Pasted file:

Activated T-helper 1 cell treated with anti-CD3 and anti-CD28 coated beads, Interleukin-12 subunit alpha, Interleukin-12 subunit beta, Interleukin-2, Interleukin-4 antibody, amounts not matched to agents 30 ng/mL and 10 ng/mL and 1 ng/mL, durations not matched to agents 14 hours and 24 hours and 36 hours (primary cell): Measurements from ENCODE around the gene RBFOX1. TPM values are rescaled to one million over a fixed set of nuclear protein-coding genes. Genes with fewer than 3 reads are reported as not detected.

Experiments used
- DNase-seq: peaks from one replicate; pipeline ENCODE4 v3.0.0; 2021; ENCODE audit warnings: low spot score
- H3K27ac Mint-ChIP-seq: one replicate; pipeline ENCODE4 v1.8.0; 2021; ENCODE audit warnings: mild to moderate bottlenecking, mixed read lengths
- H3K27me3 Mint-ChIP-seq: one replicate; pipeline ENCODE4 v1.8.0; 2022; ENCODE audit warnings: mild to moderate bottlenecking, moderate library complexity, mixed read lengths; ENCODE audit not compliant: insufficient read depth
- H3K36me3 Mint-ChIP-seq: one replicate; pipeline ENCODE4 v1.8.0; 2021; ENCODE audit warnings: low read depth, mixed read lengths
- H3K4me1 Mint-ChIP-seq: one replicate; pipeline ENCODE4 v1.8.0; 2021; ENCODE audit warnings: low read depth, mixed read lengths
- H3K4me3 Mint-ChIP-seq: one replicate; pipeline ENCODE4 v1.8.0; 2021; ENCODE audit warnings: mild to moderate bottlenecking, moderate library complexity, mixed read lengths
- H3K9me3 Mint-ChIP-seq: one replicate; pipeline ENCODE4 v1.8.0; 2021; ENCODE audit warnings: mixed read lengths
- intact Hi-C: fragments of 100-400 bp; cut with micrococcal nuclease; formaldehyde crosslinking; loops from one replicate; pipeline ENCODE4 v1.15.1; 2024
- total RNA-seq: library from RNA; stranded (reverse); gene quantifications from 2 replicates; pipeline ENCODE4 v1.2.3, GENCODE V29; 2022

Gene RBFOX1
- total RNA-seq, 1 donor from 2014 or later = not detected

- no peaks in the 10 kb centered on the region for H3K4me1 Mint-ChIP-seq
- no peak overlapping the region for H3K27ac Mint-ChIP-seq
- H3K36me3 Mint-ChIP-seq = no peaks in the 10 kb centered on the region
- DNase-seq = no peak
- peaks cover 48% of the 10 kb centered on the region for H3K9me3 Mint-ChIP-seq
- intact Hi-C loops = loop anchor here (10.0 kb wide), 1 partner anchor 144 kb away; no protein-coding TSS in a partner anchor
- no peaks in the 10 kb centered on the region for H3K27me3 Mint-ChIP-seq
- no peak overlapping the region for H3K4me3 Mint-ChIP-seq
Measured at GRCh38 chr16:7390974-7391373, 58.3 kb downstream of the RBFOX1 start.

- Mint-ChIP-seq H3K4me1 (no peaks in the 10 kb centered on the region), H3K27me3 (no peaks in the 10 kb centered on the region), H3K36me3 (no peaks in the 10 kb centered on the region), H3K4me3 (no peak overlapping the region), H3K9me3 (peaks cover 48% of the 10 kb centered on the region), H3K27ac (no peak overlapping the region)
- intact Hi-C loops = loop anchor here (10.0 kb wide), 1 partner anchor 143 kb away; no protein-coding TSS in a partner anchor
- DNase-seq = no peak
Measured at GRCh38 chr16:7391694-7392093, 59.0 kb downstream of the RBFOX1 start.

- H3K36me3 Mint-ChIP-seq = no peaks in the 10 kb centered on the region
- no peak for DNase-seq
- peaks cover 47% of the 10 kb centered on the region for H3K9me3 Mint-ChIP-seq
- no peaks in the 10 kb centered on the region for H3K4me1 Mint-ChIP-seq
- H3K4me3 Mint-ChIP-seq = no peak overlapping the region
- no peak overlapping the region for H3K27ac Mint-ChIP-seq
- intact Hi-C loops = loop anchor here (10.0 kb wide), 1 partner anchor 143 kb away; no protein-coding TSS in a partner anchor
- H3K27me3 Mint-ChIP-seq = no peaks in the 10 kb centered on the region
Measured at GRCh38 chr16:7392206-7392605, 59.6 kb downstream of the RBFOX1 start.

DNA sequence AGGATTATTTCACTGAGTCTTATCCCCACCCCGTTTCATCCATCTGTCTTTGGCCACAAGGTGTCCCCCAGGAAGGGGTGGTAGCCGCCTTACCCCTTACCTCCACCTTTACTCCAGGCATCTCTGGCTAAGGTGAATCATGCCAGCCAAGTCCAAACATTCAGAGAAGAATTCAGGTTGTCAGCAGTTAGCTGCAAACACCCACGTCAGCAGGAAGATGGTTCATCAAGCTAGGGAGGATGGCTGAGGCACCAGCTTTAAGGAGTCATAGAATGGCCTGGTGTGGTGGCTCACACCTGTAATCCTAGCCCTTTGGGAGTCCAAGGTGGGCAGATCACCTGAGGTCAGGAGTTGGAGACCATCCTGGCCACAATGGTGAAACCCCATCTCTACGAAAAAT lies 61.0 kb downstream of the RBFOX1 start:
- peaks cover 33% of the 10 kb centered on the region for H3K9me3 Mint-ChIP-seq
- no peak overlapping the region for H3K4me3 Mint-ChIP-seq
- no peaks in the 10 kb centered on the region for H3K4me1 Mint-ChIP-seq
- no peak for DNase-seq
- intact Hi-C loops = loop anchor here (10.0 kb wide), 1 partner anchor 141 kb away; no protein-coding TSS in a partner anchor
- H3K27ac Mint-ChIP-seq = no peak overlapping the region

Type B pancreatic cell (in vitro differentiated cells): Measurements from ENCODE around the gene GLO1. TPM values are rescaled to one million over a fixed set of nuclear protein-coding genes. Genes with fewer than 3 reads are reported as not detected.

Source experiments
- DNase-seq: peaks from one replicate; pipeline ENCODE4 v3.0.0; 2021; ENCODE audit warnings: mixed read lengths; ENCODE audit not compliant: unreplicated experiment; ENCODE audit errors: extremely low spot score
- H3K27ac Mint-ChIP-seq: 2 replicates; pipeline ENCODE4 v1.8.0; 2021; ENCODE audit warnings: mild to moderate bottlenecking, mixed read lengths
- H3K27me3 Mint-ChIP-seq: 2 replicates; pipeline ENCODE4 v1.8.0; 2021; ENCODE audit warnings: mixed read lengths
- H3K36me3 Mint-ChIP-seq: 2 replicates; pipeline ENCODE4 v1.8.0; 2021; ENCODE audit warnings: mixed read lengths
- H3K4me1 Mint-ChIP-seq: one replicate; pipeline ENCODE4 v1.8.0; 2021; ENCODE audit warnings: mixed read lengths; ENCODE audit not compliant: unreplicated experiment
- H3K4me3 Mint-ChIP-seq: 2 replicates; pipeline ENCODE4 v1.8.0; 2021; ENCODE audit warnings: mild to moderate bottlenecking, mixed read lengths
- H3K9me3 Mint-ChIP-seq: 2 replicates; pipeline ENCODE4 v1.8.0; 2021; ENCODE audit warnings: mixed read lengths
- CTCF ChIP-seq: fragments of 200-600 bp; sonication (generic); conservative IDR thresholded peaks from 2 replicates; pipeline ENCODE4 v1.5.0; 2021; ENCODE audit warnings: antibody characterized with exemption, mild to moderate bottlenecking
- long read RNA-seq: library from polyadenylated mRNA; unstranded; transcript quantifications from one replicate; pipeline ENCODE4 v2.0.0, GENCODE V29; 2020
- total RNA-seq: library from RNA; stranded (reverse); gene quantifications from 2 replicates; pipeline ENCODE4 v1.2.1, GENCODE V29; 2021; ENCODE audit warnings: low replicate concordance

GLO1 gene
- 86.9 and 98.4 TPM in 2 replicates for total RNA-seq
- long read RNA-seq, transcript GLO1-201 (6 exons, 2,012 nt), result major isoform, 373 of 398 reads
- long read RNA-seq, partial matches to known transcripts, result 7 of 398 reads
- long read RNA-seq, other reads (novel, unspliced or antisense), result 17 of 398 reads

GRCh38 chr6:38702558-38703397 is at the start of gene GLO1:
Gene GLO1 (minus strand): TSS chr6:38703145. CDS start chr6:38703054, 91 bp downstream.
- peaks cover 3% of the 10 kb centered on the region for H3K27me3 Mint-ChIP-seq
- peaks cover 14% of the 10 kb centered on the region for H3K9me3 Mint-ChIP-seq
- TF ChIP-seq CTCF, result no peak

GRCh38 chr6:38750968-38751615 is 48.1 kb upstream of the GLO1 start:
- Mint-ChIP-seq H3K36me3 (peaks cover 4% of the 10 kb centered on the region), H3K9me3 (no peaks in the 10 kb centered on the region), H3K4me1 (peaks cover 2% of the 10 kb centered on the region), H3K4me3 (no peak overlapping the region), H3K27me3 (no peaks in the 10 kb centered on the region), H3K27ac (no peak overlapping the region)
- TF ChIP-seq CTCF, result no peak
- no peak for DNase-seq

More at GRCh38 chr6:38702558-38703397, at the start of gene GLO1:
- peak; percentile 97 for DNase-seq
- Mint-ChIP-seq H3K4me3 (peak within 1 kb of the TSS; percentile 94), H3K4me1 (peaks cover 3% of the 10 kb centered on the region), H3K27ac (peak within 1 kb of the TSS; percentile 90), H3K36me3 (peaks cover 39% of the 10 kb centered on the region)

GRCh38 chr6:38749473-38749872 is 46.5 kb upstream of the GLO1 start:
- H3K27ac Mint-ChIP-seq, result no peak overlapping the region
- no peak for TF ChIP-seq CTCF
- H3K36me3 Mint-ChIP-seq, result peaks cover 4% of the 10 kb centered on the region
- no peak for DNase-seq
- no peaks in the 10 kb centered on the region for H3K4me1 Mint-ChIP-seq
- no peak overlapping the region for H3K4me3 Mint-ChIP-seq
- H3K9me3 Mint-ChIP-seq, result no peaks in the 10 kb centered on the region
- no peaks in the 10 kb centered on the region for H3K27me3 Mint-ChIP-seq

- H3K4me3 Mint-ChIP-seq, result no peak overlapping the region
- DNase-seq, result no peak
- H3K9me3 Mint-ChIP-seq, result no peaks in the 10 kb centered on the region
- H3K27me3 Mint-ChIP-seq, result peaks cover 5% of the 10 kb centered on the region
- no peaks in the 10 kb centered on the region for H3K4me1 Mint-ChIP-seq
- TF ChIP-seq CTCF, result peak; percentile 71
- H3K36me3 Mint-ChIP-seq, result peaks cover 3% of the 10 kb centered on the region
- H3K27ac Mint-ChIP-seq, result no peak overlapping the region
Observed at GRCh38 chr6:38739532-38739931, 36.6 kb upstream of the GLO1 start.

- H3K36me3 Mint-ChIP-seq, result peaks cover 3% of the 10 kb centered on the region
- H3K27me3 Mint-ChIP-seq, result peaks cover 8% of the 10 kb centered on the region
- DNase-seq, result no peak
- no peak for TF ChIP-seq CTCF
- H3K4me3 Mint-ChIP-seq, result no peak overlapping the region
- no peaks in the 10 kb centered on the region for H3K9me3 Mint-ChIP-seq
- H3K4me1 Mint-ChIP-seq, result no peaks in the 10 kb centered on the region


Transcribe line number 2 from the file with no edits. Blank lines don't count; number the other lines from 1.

Experiments used